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Carpenters with the Royal Philharmonic Orchestra (2018) Flac & 320kbps


Carpenters with the Royal Philharmonic Orchestra (2018) Flac & 320kbps

The worry with reworking the classic Carpenters recordings of the 60s and 70s is simply one of ruining a good thing. Why mess with songs that are largely considered to be perfect just as they are? This, especially in light of Karen Carpenters tragic death in 1983. Thankfully, all of these worries are put to rest on 2018s lovingly constructed Carpenters with the Royal Philharmonic Orchestra. Produced and recorded by Richard Carpenter at Londons famed Abbey Road Studios, the album features many of the pop duos biggest hits reworked with added arrangements by the illustrious British orchestral institution. As one would hope, Carpenter oversaw all of the albums production process from the arrangements to the recording, and yes, even to some


very subtle and well-done pro-tools work to address minor inconsistencies in the original tracks that always irked him. Thankfully, none of this work mars any of the magic of original tracks, or gets in the way of his sisters crystal clear vocals, or their trademark multi-tracked harmonies. Part of the beauty of this project is that the Carpenters were always an orchestral-minded band, and songs like Yesterday Once More, Rainy Days and Mondays, and I Need to Be in Love, already featured lush arrangements. Here, as on Hurting Each Other and Weve Only Just Begun, Richard expands the arrangements, adding extended orchestral introductions that reframe the original song with a welcome pomp and wistful gravitas. Of course, none of this would matter if werent for Karens voice, which remains the grounding focus of the Carpenters sound. To some degree, her vocals have a cleaner, more immediate sound here, which works nicely with the added orchestral sheen. The Royal Philharmonic versions simply offer a way for Richard to present these songs in a fresh way that honors his sister, without losing any of the AM pop studio aesthetic that made them so compelling the first time around.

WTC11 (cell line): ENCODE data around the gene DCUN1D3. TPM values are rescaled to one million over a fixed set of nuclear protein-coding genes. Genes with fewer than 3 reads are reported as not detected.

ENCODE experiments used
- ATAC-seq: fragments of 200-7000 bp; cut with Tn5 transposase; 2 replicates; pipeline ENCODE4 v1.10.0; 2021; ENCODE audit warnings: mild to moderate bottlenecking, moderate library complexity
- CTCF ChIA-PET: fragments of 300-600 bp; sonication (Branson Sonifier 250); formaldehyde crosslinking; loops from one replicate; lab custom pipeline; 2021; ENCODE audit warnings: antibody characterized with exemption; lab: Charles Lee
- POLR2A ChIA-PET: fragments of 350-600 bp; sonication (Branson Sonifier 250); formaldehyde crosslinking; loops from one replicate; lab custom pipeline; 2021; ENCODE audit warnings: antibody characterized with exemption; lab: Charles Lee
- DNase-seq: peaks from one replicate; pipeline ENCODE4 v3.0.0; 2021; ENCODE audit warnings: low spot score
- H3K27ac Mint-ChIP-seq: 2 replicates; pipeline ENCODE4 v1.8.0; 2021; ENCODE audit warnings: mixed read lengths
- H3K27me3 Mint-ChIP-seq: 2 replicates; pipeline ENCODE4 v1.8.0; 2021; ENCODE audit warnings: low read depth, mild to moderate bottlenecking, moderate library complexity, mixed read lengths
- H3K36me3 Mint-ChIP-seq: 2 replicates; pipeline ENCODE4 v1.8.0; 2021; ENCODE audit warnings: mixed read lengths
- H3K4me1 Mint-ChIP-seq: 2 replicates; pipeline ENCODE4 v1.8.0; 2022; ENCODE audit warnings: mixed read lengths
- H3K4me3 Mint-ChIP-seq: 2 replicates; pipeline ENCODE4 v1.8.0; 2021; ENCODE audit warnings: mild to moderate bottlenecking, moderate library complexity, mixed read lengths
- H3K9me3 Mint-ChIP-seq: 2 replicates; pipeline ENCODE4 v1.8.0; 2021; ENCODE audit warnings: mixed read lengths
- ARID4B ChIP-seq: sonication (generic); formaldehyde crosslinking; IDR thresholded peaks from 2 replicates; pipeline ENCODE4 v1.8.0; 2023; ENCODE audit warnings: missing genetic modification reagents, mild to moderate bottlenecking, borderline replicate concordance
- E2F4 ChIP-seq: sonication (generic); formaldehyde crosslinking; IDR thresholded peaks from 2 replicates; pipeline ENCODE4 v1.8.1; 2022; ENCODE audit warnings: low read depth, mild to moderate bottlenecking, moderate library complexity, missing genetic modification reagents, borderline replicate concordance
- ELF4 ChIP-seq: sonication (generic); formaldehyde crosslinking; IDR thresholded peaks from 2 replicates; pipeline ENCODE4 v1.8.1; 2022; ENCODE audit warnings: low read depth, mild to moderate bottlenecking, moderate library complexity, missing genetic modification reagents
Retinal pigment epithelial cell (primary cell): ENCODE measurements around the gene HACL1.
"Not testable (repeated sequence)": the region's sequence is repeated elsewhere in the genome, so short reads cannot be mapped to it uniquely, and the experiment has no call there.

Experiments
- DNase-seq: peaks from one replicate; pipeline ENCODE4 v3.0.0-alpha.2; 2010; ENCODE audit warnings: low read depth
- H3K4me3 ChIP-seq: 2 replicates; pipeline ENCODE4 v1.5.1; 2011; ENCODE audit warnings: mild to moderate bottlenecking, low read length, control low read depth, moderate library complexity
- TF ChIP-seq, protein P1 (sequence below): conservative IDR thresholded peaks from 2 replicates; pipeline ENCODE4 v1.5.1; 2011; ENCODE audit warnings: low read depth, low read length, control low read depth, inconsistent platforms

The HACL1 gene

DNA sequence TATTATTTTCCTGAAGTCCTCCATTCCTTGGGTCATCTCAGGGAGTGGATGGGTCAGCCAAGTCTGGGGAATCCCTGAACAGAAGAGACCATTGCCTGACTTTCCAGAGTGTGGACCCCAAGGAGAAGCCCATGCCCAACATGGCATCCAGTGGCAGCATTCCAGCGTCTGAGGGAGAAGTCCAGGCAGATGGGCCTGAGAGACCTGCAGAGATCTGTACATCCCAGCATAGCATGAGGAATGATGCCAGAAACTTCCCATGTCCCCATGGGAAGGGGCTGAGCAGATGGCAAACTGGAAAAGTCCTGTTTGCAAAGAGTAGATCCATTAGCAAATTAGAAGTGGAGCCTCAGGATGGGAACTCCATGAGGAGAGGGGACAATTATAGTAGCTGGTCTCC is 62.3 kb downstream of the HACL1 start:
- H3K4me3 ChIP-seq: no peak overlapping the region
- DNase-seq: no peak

Tracklist:

1. Overture
2. Yesterday Once More
3. I Need To Be In Love
4. For All We Know
5. Touch Me When We're Dancing
6. I Believe You
7. I Just Fall In Love Again
8. Merry Christmas, Darling
9. Baby It's You
10. (They Long To Be) Close To You
11. Superstar
12. Rainy Days and Mondays
13. This Masquerade
14. Ticket To Ride
15. Goodbye To Love
16. Top Of The World
17. We've Only Just Begun


Review about Albumm "Carpenters with the Royal Philharmonic Orchestra (2018)"

The worry with reworking the classic Carpenters recordings of the '60s and '70s is simply one of ruining a good thing. Why mess with songs that are largely considered to be perfect just as they are? This, especially in light of Karen Carpenter's tragic death in 1983. Thankfully, all of these worries are put to rest on 2018's lovingly constructed Carpenters with the Royal Philharmonic Orchestra. Produced and recorded by Richard Carpenter at London's famed Abbey Road Studios, the album features many of the pop duo's biggest hits reworked with added arrangements by the illustrious British orchestral institution. As one would hope, Carpenter oversaw all of the album's production process from the arrangements to the recording, and yes, even to some very subtle and well-done pro-tools work to address minor inconsistencies in the original tracks that always irked him. Thankfully, none of this work mars any of the magic of original tracks, or gets in the way of his sister's crystal clear vocals, or their trademark multi-tracked harmonies. Part of the beauty of this project is that the Carpenters were always an orchestral-minded band, and songs like "Yesterday Once More," "Rainy Days and Mondays," and "I Need to Be in Love," already featured lush arrangements. Here, as on "Hurting Each Other" and "We've Only Just Begun," Richard expands the arrangements, adding extended orchestral introductions that reframe the original song with a welcome pomp and wistful gravitas. Of course, none of this would matter if weren't for Karen's voice, which remains the grounding focus of the Carpenters' sound. To some degree, her vocals have a cleaner, more immediate sound here, which works nicely with the added orchestral sheen. The Royal Philharmonic versions simply offer a way for Richard to present these songs in a fresh way that honors his sister, without losing any of the AM pop studio aesthetic that made them so compelling the first time around.

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